Can all unit fractions be written as the sum of two unit fractions?
Can you see how to build a harmonic triangle? Can you work out the next two rows?
The Egyptians expressed all fractions as the sum of different unit
fractions. Here is a chance to explore how they could have written
It would be nice to have a strategy for disentangling any tangled
Can you tangle yourself up and reach any fraction?
The sum of the numbers 4 and 1 [1/3] is the same as the product of 4 and 1 [1/3]; that is to say 4 + 1 [1/3] = 4 × 1 [1/3]. What other numbers have the sum equal to the product and can this be so for. . . .
Find some examples of pairs of numbers such that their sum is a
factor of their product. eg. 4 + 12 = 16 and 4 × 12 = 48 and
16 is a factor of 48.
Great Granddad is very proud of his telegram from the Queen
congratulating him on his hundredth birthday and he has friends who
are even older than he is... When was he born?
Pick the number of times a week that you eat chocolate. This number must be more than one but less than ten.
Multiply this number by 2. Add 5 (for Sunday). Multiply by 50... Can you explain why it. . . .
What would you get if you continued this sequence of fraction sums?
1/2 + 2/1 =
2/3 + 3/2 =
3/4 + 4/3 =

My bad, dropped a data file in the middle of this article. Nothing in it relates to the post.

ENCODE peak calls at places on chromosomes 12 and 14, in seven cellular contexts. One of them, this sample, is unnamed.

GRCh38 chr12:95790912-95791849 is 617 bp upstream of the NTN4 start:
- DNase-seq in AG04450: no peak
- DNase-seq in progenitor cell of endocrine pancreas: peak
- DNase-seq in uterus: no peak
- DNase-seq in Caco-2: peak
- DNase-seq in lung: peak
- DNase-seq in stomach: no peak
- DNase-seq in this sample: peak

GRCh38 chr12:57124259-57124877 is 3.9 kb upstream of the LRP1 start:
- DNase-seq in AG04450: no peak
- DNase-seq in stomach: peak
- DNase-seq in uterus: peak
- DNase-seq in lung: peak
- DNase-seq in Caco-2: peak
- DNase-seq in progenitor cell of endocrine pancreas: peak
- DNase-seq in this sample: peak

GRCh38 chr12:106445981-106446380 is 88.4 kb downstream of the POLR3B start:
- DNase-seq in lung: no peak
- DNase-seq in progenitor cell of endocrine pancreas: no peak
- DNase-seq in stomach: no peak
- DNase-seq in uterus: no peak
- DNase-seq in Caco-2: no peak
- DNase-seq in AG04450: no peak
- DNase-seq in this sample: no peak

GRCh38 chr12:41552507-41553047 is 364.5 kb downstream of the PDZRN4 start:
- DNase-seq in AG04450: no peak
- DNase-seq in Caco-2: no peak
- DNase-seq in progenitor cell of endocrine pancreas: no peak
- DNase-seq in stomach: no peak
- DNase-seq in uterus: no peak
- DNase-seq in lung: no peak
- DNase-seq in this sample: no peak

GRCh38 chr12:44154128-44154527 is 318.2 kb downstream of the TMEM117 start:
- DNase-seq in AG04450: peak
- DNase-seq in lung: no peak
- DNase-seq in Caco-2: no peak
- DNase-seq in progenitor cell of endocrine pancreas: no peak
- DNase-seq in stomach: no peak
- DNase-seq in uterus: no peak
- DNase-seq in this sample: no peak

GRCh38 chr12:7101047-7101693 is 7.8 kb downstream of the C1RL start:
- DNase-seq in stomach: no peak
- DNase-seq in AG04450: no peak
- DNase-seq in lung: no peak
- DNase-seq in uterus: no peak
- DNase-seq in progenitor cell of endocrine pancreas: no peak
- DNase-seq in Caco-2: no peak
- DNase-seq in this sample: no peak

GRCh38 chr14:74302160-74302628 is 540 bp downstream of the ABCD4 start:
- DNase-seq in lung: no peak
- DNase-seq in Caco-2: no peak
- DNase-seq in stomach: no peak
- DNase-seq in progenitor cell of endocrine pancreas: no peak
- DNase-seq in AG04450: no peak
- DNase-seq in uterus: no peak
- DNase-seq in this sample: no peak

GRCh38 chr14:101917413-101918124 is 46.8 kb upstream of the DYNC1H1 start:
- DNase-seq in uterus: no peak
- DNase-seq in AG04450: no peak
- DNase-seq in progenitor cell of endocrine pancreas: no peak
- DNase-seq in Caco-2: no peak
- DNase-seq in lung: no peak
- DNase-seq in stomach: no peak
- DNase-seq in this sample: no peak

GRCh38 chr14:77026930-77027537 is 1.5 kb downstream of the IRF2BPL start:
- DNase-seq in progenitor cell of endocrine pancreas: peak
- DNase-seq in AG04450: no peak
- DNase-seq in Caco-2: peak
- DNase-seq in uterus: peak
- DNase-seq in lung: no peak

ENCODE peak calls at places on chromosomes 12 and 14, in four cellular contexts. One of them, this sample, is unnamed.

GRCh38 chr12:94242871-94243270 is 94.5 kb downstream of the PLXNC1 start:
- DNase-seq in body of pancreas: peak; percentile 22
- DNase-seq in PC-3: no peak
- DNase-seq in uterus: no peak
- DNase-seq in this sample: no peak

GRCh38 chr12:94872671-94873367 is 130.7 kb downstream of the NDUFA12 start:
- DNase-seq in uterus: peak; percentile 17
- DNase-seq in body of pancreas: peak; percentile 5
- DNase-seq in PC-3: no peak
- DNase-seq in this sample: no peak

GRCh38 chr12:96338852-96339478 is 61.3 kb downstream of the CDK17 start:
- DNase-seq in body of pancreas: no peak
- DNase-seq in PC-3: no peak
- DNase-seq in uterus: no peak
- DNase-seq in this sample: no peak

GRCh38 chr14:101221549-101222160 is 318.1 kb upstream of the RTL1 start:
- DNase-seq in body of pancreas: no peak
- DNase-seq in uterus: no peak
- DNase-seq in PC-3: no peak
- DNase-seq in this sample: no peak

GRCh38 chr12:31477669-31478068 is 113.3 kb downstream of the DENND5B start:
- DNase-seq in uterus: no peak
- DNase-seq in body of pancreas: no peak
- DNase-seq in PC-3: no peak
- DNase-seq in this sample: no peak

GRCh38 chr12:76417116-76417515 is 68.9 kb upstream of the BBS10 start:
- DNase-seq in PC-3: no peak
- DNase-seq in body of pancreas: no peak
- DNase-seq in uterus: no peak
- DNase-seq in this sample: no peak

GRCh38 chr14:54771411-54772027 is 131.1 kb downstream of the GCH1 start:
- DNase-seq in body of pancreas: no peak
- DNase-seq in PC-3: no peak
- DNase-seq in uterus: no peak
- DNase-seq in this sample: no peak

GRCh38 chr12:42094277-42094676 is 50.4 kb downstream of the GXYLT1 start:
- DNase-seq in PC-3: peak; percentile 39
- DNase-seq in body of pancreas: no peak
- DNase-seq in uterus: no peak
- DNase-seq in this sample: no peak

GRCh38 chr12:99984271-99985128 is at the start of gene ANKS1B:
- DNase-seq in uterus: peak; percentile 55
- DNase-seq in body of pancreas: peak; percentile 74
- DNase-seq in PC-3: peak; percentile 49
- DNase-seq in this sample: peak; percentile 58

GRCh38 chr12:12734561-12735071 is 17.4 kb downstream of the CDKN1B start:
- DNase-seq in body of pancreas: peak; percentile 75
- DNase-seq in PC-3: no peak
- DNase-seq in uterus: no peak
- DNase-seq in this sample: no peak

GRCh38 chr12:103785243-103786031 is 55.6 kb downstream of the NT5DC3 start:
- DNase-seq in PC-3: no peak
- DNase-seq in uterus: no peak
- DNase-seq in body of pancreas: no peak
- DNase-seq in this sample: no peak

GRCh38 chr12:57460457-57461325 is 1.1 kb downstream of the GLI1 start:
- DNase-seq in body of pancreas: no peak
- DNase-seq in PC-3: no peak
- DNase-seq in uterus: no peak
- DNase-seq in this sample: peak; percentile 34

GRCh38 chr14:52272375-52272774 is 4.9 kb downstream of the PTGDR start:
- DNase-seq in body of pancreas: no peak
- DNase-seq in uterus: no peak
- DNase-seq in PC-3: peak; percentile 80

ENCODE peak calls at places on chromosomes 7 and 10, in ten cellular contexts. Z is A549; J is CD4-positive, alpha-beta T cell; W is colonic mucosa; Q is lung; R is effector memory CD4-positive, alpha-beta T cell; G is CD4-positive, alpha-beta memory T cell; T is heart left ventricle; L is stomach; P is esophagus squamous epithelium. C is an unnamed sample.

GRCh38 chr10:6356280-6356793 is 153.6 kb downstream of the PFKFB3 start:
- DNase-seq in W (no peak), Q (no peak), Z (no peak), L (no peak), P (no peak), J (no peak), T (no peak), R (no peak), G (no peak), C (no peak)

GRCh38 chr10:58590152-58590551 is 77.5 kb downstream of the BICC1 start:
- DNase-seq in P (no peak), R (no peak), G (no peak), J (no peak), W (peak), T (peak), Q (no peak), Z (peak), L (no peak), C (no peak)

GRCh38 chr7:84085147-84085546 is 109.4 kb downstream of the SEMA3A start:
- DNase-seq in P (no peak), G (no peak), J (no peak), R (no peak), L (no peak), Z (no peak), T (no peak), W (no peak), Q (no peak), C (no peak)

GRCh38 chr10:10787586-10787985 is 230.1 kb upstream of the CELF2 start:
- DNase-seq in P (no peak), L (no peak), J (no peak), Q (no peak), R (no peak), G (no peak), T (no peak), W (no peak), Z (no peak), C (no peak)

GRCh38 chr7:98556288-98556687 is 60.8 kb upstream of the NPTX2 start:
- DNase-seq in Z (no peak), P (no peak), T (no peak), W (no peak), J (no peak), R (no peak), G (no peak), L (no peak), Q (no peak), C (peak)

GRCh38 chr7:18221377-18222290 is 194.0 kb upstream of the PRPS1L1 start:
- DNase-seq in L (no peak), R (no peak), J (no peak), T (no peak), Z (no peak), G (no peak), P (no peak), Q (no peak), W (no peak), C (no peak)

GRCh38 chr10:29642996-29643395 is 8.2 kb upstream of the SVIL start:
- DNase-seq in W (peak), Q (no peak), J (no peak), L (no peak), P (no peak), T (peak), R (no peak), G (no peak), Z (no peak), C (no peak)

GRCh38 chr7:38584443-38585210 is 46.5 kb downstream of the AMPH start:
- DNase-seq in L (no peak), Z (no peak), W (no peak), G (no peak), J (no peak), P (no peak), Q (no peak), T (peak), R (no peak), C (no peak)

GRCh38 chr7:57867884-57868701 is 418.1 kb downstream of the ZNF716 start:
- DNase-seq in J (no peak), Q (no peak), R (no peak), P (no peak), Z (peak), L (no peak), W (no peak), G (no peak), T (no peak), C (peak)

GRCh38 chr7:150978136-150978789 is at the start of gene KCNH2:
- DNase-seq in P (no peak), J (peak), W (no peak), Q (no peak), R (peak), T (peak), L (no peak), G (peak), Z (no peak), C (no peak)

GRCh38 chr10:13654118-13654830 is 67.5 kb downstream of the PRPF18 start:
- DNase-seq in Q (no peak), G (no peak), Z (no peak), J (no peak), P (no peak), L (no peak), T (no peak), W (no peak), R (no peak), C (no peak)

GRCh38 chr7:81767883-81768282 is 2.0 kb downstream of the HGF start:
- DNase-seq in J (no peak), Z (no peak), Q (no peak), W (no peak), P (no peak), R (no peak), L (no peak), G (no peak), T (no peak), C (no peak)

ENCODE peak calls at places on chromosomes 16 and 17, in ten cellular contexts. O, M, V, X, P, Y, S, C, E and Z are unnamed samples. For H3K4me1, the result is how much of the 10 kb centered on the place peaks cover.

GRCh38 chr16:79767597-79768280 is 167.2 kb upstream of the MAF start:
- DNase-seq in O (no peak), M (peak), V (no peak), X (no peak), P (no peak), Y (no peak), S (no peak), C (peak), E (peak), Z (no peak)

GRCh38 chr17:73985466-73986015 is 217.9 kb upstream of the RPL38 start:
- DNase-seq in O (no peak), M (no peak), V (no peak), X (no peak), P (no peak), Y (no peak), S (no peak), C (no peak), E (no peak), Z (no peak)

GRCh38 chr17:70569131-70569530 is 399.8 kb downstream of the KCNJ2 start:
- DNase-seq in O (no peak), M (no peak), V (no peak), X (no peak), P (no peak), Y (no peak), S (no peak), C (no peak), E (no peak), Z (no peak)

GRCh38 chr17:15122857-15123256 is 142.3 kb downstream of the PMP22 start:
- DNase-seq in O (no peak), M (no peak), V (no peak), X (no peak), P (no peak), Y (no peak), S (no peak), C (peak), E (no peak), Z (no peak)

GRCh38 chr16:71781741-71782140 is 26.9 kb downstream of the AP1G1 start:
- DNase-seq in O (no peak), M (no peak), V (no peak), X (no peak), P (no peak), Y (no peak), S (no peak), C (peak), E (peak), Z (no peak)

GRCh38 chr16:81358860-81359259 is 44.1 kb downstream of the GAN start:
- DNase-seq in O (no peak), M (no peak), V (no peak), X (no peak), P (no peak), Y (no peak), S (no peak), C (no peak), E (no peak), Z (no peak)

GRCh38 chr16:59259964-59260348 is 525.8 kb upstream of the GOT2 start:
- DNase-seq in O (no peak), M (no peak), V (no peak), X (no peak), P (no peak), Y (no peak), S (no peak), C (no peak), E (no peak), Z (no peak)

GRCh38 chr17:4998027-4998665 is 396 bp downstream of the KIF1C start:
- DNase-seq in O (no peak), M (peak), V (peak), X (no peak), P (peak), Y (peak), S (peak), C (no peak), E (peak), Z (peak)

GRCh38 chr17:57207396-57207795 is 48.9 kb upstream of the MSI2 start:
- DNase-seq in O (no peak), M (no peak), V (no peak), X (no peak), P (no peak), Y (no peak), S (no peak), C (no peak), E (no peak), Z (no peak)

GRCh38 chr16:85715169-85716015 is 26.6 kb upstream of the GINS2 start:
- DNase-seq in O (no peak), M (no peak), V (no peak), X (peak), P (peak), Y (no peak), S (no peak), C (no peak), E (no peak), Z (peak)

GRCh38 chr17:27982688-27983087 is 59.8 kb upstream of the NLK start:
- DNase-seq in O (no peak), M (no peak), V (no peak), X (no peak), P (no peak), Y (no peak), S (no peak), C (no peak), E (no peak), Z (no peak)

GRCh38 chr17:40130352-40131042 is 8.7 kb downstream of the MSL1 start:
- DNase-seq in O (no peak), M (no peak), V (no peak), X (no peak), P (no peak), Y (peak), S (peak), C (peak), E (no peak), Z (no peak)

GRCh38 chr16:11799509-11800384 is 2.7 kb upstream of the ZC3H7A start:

An AP rectangle is one whose area is numerically equal to its perimeter. If you are given the length of a side can you always find an AP rectangle with one side the given length?
Many numbers can be expressed as the difference of two perfect squares. What do you notice about the numbers you CANNOT make?
Can you dissect a square into: 4, 7, 10, 13... other squares? 6, 9,
12, 15... other squares? 8, 11, 14... other squares?
Choose four consecutive whole numbers. Multiply the first and last numbers together. Multiply the middle pair together. What do you notice?
Four bags contain a large number of 1s, 3s, 5s and 7s. Pick any ten numbers from the bags above so that their total is 37.
What are the areas of these triangles? What do you notice? Can you generalise to other "families" of triangles?
Spotting patterns can be an important first step - explaining why it is appropriate to generalise is the next step, and often the most interesting and important.
How many moves does it take to swap over some red and blue frogs? Do you have a method?
Imagine a large cube made from small red cubes being dropped into a
pot of yellow paint. How many of the small cubes will have yellow
paint on their faces?
Square numbers can be represented as the sum of consecutive odd
numbers. What is the sum of 1 + 3 + ..... + 149 + 151 + 153?
Triangle numbers can be represented by a triangular array of squares. What do you notice about the sum of identical triangle numbers?
List any 3 numbers. It is always possible to find a subset of
adjacent numbers that add up to a multiple of 3. Can you explain
why and prove it?
Take any two positive numbers. Calculate the arithmetic and geometric means. Repeat the calculations to generate a sequence of arithmetic means and geometric means. Make a note of what happens to the. . . .
If you can copy a network without lifting your pen off the paper and without drawing any line twice, then it is traversable.
Decide which of these diagrams are traversable.
Consider all two digit numbers (10, 11, . . . ,99). In writing down